30/08/16 (6): PELT: Introduction to MCA and DOLS - Hoylake, 4/10/16 — This course is designed for those with little or no experience of the Mental Capacity Act and how to deprive someone of their liberty. Trainer: Peter Edwards. Venue: The Training Suite, Peter Edwards Law, Hoylake CH47 2AE. Times: 10am to 3.30pm (30-minute lunch not included). Price: £125 plus VAT (£150). See PELT website for further information and booking details. See Events
30/08/16 (5): PELT: Depriving Children and Young People of their liberty lawfully - Hoylake, 18/10/16 — Many children and young people are unlawfully deprived of their liberty. This course looks at how s25 Children Act, the MHA, the MCA and inherent jurisdiction work (or not). Trainer: Peter Edwards. Venue: The Training Suite, Peter Edwards Law, Hoylake CH47 2AE. Times: 10am to 3.30pm (30-minute lunch not included). Price: £125 plus VAT (£150). See PELT website for further information and booking details. See Events
30/08/16 (4): PELT: Court of Protection masterclass - Hoylake, 2/11/16 — This course will review the dramatic developments in Court of Protection case law especially since Cheshire West. It will include the latest COP cases on deprivation of liberty, capacity, health and welfare and treatment. It will consider what practitioners can learn from these cases that will promote effective and lawful practice. Trainer: Peter Edwards. Venue: The Training Suite, Peter Edwards Law, Hoylake CH47 2AE. Times: 10am to 3.30pm (30-minute lunch not included). Price: £125 plus VAT (£150). See PELT website for further information and booking details. See Events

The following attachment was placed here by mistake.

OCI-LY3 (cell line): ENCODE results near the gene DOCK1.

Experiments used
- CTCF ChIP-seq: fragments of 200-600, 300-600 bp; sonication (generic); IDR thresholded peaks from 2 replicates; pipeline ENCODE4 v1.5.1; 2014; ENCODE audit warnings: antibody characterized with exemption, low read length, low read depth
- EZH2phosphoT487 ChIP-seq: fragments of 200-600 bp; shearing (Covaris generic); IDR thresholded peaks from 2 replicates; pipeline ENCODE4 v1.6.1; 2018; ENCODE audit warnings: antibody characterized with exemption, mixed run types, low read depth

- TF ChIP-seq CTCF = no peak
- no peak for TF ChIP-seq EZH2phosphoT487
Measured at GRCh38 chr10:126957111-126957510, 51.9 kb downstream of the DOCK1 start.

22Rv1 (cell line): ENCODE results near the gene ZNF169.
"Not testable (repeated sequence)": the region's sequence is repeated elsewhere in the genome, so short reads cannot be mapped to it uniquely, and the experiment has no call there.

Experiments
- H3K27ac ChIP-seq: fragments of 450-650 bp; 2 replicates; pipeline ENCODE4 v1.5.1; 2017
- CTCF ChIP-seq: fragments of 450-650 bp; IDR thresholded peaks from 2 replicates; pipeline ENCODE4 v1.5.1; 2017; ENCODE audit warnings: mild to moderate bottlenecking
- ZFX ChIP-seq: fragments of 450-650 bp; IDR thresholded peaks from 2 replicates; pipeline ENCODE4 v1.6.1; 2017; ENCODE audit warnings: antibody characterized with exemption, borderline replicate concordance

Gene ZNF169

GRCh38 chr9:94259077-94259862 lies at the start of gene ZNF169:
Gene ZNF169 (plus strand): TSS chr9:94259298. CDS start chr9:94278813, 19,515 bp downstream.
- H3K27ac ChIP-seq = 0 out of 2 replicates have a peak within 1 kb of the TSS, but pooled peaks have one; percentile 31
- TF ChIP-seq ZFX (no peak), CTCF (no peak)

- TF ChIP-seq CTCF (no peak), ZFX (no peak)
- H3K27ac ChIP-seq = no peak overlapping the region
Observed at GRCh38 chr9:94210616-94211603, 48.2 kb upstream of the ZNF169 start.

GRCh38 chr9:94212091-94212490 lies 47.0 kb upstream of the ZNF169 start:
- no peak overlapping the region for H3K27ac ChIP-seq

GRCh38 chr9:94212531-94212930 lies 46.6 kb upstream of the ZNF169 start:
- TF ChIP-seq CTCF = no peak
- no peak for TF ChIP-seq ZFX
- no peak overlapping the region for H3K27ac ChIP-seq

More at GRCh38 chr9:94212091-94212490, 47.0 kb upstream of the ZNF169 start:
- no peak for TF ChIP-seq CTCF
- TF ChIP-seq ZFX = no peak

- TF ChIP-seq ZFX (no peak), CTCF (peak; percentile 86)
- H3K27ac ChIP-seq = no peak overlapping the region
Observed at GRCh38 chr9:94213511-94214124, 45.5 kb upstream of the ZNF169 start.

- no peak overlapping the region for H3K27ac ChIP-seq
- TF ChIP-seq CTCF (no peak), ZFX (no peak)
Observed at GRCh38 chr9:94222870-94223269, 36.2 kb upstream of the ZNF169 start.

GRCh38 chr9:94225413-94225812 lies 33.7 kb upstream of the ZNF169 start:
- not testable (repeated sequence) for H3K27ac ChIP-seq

30/08/16 (3): PELT: Introduction to Care Act for those working with MHA or MCA - Hoylake, 10/11/16 — The MHA Code states: “[P]rofessionals … should also consider the general responsibilities of local authorities under Part 1 of the Care Act 2014 (eg duty to promote wellbeing, promote integration and co-operation duties), which applies to the care and support arranged or provided by local authorities to patients in the community, such as patients subject to CTOs, guardianship or leave from hospital.” Trainer: Peter Edwards. Venue: The Training Suite, Peter Edwards Law, Hoylake CH47 2AE. Times: 10am to 3.30pm (30-minute lunch not included). Price: £125 plus VAT (£150). See PELT website for further information and booking details. See Events